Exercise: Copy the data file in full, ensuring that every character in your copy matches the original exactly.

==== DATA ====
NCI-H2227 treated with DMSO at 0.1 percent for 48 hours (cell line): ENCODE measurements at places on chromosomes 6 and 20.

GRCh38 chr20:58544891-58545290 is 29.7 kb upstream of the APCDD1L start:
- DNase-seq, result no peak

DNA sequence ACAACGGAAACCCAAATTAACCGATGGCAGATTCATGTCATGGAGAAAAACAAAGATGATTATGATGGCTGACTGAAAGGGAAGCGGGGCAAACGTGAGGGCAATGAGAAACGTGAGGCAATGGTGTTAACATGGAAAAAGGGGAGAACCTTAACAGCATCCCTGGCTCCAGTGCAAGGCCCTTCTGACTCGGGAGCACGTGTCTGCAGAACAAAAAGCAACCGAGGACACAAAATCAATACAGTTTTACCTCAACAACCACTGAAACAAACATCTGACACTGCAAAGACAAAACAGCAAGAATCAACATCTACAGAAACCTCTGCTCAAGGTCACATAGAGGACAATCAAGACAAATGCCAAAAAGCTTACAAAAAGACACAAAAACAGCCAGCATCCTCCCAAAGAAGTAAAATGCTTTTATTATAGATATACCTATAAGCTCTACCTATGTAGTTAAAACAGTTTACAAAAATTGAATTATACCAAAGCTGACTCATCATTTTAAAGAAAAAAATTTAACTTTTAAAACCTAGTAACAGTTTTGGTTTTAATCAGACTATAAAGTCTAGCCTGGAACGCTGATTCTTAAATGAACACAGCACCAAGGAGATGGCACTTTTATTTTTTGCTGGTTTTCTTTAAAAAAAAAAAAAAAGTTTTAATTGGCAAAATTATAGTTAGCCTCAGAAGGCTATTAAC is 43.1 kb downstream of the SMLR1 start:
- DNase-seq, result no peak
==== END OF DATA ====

NCI-H2227 treated with DMSO at 0.1 percent for 48 hours (cell line): ENCODE measurements at places on chromosomes 6 and 20.

GRCh38 chr20:58544891-58545290 is 29.7 kb upstream of the APCDD1L start:
- DNase-seq, result no peak

DNA sequence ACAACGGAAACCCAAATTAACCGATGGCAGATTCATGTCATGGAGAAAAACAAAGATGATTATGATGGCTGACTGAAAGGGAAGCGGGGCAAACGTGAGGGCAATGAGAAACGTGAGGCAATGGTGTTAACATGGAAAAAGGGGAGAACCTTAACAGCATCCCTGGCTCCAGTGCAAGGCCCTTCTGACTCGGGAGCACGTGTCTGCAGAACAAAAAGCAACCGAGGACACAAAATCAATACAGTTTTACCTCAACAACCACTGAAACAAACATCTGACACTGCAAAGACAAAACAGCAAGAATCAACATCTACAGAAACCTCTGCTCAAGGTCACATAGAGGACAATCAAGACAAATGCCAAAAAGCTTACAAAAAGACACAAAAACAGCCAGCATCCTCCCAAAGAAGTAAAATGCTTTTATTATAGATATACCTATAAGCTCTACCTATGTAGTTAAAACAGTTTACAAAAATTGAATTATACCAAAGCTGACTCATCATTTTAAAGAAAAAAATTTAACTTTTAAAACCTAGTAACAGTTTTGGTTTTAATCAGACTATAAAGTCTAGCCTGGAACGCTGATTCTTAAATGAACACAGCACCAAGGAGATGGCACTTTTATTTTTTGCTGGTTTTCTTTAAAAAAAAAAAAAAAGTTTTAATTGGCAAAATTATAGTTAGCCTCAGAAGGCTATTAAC is 43.1 kb downstream of the SMLR1 start:
- DNase-seq, result no peak